The 10 greatest Boy George and Culture Club songs ever, ranked
2 March 2021, 16:54
Boy George became an international superstar in the early 1980s thanks to his unique style and amazing voice.
Boy George made a comeback of sorts in the late 1990s with an appearance on an ABBA tribute show on ITV.
He recorded a one-off version of this ABBA classic for the ABBAMania TV show and album, and we think it's a hidden gem!
A breakout hit for Lana Del Rey in 2011, Boy George released this gorgeous cover version on YouTube a year later.
He later included it as a bonus track on his next album the following year, his first album of new material in 18 years.
It's a Miracle
Taken from Culture Club's Colour by Numbers album, this gave the group a sixth UK top 5 single, and it reached top 20 in the US.
Watch Boy George interview: Culture Club legend announces new album and recalls 'beautiful' Band Aid
Originally titled 'It's America', the video sees the band playing around on a large board with various Monopoly spaces around the edges.
Church of the Poisoned Mind
This was the lead single from Culture Club's most successful album Colour by Numbers in 1983.
It was kept off the top spot in the UK by David Bowie's 'Let's Dance'. A year later, n an interview with Rolling Stone, Bob Dylan when asked if he belonged to any church, and he joked that he adhered to the "Church of the Poison Mind".
Miss Me Blind
A top five hit in the States, this track was never released as a single in the UK.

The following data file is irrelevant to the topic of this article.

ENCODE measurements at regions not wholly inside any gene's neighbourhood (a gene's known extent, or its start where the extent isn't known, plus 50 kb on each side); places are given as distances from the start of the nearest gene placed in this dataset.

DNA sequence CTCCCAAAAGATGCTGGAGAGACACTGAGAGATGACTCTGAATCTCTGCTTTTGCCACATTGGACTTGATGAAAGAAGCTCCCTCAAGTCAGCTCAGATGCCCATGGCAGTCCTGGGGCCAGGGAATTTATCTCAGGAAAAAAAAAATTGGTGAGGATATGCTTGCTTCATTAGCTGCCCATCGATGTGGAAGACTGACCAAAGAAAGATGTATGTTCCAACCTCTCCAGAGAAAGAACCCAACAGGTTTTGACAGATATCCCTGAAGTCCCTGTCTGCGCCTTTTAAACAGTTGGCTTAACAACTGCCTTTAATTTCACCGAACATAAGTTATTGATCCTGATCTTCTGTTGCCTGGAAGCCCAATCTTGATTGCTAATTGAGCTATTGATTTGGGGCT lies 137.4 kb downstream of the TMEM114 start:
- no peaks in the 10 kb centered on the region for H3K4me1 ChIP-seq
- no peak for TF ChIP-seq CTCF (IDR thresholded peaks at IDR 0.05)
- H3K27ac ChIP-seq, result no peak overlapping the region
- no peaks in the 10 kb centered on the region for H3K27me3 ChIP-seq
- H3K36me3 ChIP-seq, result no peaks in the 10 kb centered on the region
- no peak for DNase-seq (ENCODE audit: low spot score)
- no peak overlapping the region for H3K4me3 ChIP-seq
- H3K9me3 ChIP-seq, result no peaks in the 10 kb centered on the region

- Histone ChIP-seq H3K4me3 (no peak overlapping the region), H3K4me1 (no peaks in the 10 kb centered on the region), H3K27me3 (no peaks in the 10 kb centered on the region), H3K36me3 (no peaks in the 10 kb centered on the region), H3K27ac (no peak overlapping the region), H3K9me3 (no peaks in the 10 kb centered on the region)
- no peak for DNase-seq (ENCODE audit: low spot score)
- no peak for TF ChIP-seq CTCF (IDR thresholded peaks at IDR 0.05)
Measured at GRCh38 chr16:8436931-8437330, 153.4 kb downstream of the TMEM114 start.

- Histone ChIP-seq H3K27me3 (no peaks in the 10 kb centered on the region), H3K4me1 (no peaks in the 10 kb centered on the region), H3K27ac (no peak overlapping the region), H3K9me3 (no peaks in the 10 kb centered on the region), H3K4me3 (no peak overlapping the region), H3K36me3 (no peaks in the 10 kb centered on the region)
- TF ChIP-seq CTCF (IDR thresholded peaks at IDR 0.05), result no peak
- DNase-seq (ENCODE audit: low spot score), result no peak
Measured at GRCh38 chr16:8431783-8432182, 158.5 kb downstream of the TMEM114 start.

Like with many Culture Club hits, the song's lyrics refer to the love-gone-sour relationship of Boy George and drummer Jon Moss.
Bonus fact: it features Jermaine Stewart on backing vocals.
Time (Clock of the Heart)
This was another top 3 hit in both the UK and US for Culture Club, released in 1982.
Guitarist Roy Hay explained how the song came about: "Me and Mikey [Craig, bass player] were getting some music together, and George was getting excited and putting lyrics to it.
"At first, it was horrible, really bland. Then Mikey had this idea to use a staggered beat. I said, 'Yeah, let's do it with the Moog.' So we did that, got the great snare sound and it came together."
Everything I Own
Originally by Bread, and then a hit for Ken Boothe, this was Boy George's first solo single after leaving the band in 1987.
It would become his first (and only) UK solo number one single, and saw him returning to the reggae sound of 'Do You Really Want to Hurt Me?'.
Released in 1983, this Culture Club song is about Boy George's then publicly unknown and rather difficult relationship with drummer Jon Moss.
Read more: Culture Club at war - Boy George and Jon Moss' secret relationship and longtime feud explained
It was a big hit for the group, and narrowly missed out on the Christmas number one in '83.
Boy George later re-recorded the song in 2002 with a folky arrangement.
Do You Really Want to Hurt Me?
This became a huge hit for Culture Club in 1982, reaching number 1 in the UK and number 2 in the States.
Speaking in 2007, Boy George revealed that the song was "not just about Culture Club's drummer Jon Moss, my boyfriend at the time. It was about all the guys I dated at that time in my life."
This was the song that made Boy George an even bigger star around the world. It was the UK's biggest selling single of 1984 and topped the US chart.
Boy George later explained the song: "It is about the terrible fear of alienation that people have, the fear of standing up for one thing. It's about trying to suck up to everybody.
"Basically, if you aren't true, if you don't act like you feel, then you get Karma-justice, that's nature's way of paying you back."